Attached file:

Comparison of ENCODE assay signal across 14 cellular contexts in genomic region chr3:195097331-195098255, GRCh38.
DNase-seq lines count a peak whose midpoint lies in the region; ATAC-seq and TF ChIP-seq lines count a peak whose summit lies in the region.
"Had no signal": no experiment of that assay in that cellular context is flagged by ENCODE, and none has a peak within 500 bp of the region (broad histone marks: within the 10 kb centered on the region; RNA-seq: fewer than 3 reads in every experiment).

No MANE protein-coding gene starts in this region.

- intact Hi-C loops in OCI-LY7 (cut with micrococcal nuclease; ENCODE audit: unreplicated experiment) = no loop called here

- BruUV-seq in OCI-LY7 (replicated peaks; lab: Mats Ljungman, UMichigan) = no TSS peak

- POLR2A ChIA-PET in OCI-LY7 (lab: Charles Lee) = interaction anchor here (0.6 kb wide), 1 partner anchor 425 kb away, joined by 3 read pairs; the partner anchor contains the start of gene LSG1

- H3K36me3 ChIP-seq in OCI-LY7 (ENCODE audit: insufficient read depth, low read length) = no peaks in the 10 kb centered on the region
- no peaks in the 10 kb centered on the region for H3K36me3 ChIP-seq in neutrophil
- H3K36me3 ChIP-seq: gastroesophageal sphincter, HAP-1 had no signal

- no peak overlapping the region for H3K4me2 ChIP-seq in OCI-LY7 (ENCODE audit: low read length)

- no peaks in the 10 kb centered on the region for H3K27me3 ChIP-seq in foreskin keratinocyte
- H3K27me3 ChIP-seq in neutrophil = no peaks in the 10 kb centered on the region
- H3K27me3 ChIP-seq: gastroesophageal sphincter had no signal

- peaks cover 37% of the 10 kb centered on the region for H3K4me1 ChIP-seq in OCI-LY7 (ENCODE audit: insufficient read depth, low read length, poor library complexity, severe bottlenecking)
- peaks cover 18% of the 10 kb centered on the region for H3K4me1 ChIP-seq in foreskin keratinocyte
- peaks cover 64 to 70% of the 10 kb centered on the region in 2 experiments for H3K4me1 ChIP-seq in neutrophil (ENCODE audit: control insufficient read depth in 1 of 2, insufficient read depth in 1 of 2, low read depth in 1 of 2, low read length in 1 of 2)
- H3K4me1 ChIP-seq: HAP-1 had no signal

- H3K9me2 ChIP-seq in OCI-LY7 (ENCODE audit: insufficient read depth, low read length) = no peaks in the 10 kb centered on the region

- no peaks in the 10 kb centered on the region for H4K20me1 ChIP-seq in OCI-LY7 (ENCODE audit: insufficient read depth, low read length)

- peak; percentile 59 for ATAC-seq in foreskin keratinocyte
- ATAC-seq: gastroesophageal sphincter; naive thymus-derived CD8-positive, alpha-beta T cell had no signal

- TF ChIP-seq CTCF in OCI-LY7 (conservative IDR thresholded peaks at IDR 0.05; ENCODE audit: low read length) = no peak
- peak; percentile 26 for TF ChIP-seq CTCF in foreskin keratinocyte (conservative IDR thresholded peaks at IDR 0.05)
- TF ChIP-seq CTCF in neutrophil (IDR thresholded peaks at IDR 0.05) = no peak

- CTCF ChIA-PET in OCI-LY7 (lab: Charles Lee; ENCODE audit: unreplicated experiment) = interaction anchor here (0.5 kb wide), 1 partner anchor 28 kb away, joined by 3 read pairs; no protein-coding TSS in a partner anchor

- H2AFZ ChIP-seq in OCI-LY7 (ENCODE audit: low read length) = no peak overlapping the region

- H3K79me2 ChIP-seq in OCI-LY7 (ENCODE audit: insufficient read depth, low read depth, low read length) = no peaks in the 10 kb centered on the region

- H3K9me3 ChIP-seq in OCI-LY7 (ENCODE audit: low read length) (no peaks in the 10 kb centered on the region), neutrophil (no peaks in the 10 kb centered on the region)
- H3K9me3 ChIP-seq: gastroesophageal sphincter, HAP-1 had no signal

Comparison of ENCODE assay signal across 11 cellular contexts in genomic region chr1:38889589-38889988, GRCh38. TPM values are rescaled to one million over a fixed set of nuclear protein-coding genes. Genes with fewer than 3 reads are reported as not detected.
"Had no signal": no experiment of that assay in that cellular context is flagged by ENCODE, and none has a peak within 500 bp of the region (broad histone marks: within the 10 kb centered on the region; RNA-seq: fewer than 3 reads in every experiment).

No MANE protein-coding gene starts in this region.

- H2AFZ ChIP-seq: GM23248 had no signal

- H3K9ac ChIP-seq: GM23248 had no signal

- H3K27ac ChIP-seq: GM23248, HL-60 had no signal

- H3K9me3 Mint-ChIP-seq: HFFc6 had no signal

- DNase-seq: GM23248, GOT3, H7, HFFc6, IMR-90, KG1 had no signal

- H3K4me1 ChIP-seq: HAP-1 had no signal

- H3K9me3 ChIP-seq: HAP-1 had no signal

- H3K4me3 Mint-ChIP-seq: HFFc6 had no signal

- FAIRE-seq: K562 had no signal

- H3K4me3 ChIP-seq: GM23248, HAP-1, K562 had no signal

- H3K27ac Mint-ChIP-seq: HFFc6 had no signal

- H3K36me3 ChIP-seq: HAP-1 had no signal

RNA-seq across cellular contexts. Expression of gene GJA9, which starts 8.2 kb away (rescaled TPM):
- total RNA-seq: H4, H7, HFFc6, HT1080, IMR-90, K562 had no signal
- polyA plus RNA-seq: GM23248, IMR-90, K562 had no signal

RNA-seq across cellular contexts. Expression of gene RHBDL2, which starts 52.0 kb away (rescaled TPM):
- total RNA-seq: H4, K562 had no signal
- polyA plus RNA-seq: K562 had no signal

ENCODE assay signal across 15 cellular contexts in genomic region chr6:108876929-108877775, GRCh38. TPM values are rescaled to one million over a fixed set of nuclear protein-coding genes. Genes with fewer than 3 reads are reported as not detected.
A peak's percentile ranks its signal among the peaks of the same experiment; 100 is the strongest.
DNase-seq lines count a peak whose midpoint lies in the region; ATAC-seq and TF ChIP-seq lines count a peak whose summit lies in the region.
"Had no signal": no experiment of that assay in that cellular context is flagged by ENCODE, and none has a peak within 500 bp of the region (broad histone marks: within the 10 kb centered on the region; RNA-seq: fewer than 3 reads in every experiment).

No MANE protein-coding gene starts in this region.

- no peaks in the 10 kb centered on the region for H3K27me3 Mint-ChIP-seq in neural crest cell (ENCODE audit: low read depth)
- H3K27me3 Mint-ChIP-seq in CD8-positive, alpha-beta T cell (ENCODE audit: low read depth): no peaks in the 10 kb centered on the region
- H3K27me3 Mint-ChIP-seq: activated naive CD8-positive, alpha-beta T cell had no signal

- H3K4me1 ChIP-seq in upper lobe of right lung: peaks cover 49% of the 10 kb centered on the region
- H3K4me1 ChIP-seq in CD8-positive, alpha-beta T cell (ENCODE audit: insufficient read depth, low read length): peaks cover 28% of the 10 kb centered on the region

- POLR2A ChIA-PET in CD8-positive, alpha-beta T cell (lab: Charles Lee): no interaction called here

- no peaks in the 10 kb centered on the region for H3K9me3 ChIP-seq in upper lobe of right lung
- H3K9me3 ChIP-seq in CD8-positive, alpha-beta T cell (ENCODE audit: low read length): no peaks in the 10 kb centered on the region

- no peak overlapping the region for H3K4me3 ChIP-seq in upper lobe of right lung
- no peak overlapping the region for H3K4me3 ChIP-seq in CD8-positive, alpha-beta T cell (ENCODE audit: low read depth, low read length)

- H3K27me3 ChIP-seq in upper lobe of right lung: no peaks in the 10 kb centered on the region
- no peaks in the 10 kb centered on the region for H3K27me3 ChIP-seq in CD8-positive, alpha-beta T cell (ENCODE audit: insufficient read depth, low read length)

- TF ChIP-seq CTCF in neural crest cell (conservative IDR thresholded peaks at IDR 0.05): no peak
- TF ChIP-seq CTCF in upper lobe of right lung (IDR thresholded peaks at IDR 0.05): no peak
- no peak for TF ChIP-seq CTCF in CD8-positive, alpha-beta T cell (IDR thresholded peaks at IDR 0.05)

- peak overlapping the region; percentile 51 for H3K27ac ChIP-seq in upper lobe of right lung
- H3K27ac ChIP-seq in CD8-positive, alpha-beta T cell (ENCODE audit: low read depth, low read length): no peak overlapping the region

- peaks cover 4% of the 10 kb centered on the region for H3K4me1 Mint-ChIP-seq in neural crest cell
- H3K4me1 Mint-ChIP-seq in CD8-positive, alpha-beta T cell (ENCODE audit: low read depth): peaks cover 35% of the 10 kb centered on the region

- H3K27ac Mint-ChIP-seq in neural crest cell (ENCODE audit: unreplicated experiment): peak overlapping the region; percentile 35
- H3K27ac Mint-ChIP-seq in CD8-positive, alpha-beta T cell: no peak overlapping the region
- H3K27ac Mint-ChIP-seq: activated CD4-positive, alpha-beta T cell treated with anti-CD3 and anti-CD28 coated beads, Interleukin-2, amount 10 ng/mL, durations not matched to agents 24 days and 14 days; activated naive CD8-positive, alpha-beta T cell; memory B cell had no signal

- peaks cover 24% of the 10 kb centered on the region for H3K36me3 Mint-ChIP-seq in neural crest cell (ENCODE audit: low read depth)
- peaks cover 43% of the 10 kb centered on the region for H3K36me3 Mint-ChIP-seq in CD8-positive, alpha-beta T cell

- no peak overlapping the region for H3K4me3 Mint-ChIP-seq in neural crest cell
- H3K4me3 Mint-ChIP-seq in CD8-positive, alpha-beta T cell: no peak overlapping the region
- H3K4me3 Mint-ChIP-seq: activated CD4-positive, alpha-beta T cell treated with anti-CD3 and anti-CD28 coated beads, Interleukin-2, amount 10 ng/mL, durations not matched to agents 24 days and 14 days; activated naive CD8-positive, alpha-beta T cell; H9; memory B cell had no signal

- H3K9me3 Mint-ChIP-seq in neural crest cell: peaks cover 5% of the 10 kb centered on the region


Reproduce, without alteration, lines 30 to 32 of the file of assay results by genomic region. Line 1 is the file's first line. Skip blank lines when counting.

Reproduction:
- H3K9me3 ChIP-seq: gastroesophageal sphincter, HAP-1 had no signal

Comparison of ENCODE assay signal across 11 cellular contexts in genomic region chr1:38889589-38889988, GRCh38. TPM values are rescaled to one million over a fixed set of nuclear protein-coding genes. Genes with fewer than 3 reads are reported as not detected.
"Had no signal": no experiment of that assay in that cellular context is flagged by ENCODE, and none has a peak within 500 bp of the region (broad histone marks: within the 10 kb centered on the region; RNA-seq: fewer than 3 reads in every experiment).